It is worth noting, as well, that the author of this book is no academic historian, but rather a seasoned professional soldier who himself has tasted blood in battle. A career Scots Guards officer, as a Lieutenant Colonel in 1982 Michael Scott led the 2nd Battalion of his regiment in the epic battle of Tumbledown Mountain during the Falklands War. Facing bitter opposition from hardcore Argentine Marines, Scott and his men nonetheless emerged victorious, though ten of their numbers were killed and a further 53 were wounded. For his leadership, Scott was awarded the Distinguished Service Order, and six other members of the battalion received decorations recognizing their courage.
If there is any recurring theme throughout this book, it may be that in one way or another, the thirteen “scapegoats” whose stories are told were, more than anything else, victims of bad leadership from above. But notwithstanding the egregious injustices they were subjected to, many conducted themselves with impressive restraint and honour, refusing to point the finger or pass the buck, and oftentimes defending their reputations with remarkable tenacity. Some were regrettably compelled to pay the ultimate price; others, like Captain Dreyfus, survived and were eventually vindicated, and later went on to serve with distinction. All, however, were fundamentally decent men who in one way or another found themselves in the throes of a bad set of circumstances, and as a result were suffered to take the heat and bear the blame for larger events they could do little or nothing about.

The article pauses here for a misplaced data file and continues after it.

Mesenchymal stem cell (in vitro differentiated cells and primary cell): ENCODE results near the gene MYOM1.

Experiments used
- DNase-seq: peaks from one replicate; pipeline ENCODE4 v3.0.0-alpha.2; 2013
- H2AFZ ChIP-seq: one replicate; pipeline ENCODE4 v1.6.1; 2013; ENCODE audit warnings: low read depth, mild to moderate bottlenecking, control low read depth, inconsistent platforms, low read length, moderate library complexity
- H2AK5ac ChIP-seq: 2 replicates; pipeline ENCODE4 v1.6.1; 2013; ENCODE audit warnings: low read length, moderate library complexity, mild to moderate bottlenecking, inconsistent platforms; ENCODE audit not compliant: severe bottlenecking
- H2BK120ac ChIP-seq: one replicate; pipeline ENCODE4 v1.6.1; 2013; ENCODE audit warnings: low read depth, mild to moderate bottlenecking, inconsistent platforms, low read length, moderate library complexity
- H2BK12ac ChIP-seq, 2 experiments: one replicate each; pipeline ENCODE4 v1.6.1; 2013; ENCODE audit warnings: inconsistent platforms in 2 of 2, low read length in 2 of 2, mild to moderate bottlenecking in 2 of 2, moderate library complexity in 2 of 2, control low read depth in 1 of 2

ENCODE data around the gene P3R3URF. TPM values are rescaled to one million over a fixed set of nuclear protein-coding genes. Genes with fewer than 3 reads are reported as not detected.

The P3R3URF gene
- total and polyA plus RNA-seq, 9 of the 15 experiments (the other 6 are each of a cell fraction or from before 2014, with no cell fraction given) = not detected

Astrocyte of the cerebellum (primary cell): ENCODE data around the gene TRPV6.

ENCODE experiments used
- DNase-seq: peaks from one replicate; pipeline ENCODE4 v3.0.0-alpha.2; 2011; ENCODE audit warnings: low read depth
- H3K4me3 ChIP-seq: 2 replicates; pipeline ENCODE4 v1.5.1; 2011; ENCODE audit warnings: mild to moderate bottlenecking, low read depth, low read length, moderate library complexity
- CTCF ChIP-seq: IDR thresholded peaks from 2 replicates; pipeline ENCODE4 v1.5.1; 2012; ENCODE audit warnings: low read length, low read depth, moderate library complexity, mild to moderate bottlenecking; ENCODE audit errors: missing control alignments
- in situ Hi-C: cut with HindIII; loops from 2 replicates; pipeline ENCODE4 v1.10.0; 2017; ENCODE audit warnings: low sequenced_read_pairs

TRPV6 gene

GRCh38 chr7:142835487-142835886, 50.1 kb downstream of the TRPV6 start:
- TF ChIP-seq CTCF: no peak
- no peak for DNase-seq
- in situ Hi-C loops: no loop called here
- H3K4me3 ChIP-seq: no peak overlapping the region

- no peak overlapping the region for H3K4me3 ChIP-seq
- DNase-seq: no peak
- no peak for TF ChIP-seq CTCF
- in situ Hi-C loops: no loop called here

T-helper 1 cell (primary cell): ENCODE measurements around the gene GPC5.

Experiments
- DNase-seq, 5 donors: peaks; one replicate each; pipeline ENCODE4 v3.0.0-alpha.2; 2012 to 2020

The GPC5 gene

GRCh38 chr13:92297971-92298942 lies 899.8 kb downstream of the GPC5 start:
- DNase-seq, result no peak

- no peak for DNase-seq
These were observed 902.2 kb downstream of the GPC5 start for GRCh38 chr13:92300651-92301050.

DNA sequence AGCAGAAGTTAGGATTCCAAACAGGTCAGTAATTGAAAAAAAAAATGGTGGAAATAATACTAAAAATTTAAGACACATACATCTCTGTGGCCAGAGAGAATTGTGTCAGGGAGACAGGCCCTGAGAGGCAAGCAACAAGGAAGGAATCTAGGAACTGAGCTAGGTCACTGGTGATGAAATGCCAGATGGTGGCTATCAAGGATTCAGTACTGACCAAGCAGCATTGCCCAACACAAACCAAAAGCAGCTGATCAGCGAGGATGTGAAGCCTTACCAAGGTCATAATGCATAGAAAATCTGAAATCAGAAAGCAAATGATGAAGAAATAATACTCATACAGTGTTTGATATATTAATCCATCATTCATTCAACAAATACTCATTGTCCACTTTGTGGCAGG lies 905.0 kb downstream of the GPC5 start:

Scapegoats is one of those rare books that manages to be both deeply disturbing, and at the same time, highly inspiring. The cases it recounts provide a stark reminder of the fact that the ideals associated military honour and service can, at times, become all too easily corrupted by schemers and bureaucrats intent on serving their own ends. Major General Scott’s careful research and impeccable writing both combine to tell a series of thirteen stories that deserve to be forever remembered, but hopefully never repeated. Overall, this book is a first-rate contribution to the literature on military history and leadership, and one for which the author deserves to be highly commended.
Book Review – Scapegoats: Thirteen Victims of Military Injustice
By Major General (retired) Michael Scott – Published by Elliott Thompson – 322 pp. $32.95
Review by 12570 Mike Kennedy